The significance of the cat bones keeps shifting for me. They comfort me with their solidity. Tommaso Fagioli writes, “Bones represent our truest and barest self . . . our home and anchor in the physical world.” Bones exist as the last tangible thing after death. But the cat bones scare me, too, because they look so much like my bones. Those cat vertebrae I hold in the palm of my hand are the same shape as the bones knitting my spine together, aren’t they?
I never took anatomy and physiology in college, and I was always a little envious of those who did, with their coloring-book study aids, a neat row of colored pencils, and those diagrams labeling every part of the human body. All this precision, and we still don’t know where the soul resides. We still don’t know what happens to the spirit when someone—person or animal—breathes its last.
One day in mid-March, a full year into the pandemic, Stanley scoots a chair to the bookcase so he can reach my altar. Before we pulled him out of preschool to shelter in place, his teachers used to designate time for play with loose parts: buttons, beads, and rocks that kids can engage with in imaginative play. To him, my sacred objects are just loose parts.
Stanley sweeps the sea glass over to the side, then moves the cat bones, obliterating my calavera.
“This is the momma bone,” he says, holding one of the jawbones. “And this is the daddy bone.” He points to the largest one, the femur.
“What’s this one?” I point to a vertebra.
“The kid one!”
As I watch him play, I think about how I’m moving on this life circle and so is Stanley. Like the cat, the unhoused man, the turtle, and the turkey vulture.
I think about how last night we saw turkey vultures again. Kent was washing dinner dishes when he spotted two dozen turkey vultures roosting in the bare red oak trees across the street.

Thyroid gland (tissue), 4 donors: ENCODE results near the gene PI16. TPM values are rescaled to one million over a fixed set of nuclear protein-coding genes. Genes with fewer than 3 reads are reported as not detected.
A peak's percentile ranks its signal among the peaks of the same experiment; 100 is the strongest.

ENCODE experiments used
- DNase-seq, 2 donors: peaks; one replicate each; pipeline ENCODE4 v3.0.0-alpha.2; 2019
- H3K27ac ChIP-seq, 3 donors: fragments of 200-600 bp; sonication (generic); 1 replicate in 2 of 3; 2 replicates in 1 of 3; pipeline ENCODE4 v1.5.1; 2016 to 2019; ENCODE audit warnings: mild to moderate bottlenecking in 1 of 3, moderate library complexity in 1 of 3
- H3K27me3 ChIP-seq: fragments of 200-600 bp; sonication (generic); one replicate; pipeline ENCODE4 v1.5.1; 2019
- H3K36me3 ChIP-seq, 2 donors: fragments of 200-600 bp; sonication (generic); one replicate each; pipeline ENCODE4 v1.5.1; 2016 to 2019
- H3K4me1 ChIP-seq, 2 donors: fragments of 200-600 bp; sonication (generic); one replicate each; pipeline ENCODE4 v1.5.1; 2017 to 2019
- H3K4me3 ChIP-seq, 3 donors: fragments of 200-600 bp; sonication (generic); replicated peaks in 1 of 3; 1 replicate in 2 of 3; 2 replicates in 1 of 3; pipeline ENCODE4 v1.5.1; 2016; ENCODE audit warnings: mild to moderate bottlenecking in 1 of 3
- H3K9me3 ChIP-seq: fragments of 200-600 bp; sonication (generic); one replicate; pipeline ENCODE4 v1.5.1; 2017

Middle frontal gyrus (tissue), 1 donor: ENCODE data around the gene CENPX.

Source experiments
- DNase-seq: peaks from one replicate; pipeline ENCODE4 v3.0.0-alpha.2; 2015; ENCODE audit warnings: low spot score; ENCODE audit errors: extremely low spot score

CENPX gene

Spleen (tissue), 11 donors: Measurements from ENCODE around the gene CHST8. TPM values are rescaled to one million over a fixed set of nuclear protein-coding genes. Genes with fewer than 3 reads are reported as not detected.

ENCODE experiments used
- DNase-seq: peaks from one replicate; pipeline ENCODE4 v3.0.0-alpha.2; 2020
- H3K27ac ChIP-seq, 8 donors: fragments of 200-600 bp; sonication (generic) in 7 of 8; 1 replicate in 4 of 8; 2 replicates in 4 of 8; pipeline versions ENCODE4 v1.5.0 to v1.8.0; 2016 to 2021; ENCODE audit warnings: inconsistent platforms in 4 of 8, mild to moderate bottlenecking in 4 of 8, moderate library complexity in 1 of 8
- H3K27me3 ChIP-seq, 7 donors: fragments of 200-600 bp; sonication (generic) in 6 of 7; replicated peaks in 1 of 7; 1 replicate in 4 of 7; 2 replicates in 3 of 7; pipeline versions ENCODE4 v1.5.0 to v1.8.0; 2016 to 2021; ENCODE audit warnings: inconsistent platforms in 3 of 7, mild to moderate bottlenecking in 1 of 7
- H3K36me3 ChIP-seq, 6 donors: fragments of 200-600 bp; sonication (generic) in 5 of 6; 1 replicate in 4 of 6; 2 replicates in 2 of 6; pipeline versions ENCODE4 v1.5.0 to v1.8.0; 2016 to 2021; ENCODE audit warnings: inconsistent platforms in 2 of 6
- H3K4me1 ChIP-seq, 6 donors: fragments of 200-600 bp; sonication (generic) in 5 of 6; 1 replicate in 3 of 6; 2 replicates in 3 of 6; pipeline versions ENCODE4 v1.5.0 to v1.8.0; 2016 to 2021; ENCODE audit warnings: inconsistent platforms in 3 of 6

“Look, hon!” Kent called, and he dried his dish-soapy hands and grabbed his camera. Photography is his new pandemic hobby. I peered out the window at the wake of hunched birds silhouetted against the dusky sky and I thought: What’s died now?
“Let me come, too!” Stanley shouted, so we put on shoes and headed down the street. We were in the golden hour photographers covet, the time just past sunset when light is soft and diffused, making any subject look beautiful. Neighbors had come out to watch. Kent’s camera shutter tkk-tkked, mechanically. Stanley held my hand.
“So many birds, Mama!” He pointed to a dozen more turkey vultures circling in the sky, floating on thermals. They swirled downward in a funnel until they found a place to perch for the night: an old telephone pole in the alley, a scraggly backyard palm tree, or the branches of the oak tree on the corner.
“Look at the hawks!” a man with a white beard yelled from across the street. “There must be forty or fifty of them.”
“Those aren’t hawks!” I yelled back. “They’re turkey vultures.”
“Are you sure?”
“Yes, see their bald, red heads?” I wanted to add that there must be a dead animal nearby, why else would they be here? I pulled out my phone, wanting to prove I was right, even though I wouldn’t dare get near enough to show him my phone screen because he might be infected with the virus.
“I’ve never seen anything like this,” he shouted.
“Me either.” We probably wouldn’t have even noticed the vultures if not for the pandemic that narrowed the scope of our lives.
A quick Google search revealed that these turkey vultures were migrating. Because the birds glide on updrafts, they love flying along shorelines where the temperature shifts between land and sea create great thermals. In March and November, Corpus Christi is on the vulture migration superhighway. These birds would eventually stop somewhere in the Midwest, their summer breeding grounds. This time they aren’t here because death lurks, they’re on their way to make babies.
Balanced on the edge of the chair, Stanley uses the cat femur to shove a piece of green sea glass off the bookcase. It clatters to the hardwood floor. I scoop it up and put it back.
“Okay. You need to get down now,” I say, but he’s still engrossed by the bones.
“Not yet. Muh-rrrr!” He zooms a bone across the shelf. “Muh-rrrrrr. It’s a car!”
“Drop it. Or the tickle monster will get you!”
He squeals. I grab him, wrapping my arms around his waist, and scoop him up in a monkey-hug while I tickle his armpits. He giggles, big, bubbling, hiccup-gulping giggles. He drops the femur back on the shelf. It makes a soft, hollow clatter as it hits the wood, returning to a memento, reminding me that the cycle from birth to bone is brief, but brilliant.